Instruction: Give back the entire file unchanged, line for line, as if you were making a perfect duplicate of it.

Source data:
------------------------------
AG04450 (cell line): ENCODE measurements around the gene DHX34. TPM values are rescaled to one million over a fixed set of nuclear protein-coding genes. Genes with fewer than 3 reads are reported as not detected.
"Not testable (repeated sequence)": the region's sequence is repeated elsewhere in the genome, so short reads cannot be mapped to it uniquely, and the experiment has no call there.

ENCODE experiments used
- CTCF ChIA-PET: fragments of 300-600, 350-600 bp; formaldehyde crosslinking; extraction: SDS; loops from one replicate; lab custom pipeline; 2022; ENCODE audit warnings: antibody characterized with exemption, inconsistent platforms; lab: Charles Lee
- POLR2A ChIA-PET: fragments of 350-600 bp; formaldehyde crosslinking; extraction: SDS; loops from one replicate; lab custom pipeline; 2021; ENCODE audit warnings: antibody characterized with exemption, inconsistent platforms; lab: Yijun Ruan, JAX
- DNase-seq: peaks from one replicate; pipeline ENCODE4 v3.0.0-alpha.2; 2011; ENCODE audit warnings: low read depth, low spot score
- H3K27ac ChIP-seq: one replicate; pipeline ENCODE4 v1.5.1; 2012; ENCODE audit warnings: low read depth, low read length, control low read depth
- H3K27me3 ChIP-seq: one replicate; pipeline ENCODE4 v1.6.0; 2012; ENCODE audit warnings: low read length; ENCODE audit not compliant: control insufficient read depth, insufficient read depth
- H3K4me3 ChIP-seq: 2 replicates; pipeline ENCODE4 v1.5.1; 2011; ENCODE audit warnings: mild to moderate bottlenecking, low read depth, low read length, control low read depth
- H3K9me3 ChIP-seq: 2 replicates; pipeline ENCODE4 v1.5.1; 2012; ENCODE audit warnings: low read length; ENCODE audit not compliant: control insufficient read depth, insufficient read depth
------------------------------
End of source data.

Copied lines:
AG04450 (cell line): ENCODE measurements around the gene DHX34. TPM values are rescaled to one million over a fixed set of nuclear protein-coding genes. Genes with fewer than 3 reads are reported as not detected.
"Not testable (repeated sequence)": the region's sequence is repeated elsewhere in the genome, so short reads cannot be mapped to it uniquely, and the experiment has no call there.

ENCODE experiments used
- CTCF ChIA-PET: fragments of 300-600, 350-600 bp; formaldehyde crosslinking; extraction: SDS; loops from one replicate; lab custom pipeline; 2022; ENCODE audit warnings: antibody characterized with exemption, inconsistent platforms; lab: Charles Lee
- POLR2A ChIA-PET: fragments of 350-600 bp; formaldehyde crosslinking; extraction: SDS; loops from one replicate; lab custom pipeline; 2021; ENCODE audit warnings: antibody characterized with exemption, inconsistent platforms; lab: Yijun Ruan, JAX
- DNase-seq: peaks from one replicate; pipeline ENCODE4 v3.0.0-alpha.2; 2011; ENCODE audit warnings: low read depth, low spot score
- H3K27ac ChIP-seq: one replicate; pipeline ENCODE4 v1.5.1; 2012; ENCODE audit warnings: low read depth, low read length, control low read depth
- H3K27me3 ChIP-seq: one replicate; pipeline ENCODE4 v1.6.0; 2012; ENCODE audit warnings: low read length; ENCODE audit not compliant: control insufficient read depth, insufficient read depth
- H3K4me3 ChIP-seq: 2 replicates; pipeline ENCODE4 v1.5.1; 2011; ENCODE audit warnings: mild to moderate bottlenecking, low read depth, low read length, control low read depth
- H3K9me3 ChIP-seq: 2 replicates; pipeline ENCODE4 v1.5.1; 2012; ENCODE audit warnings: low read length; ENCODE audit not compliant: control insufficient read depth, insufficient read depth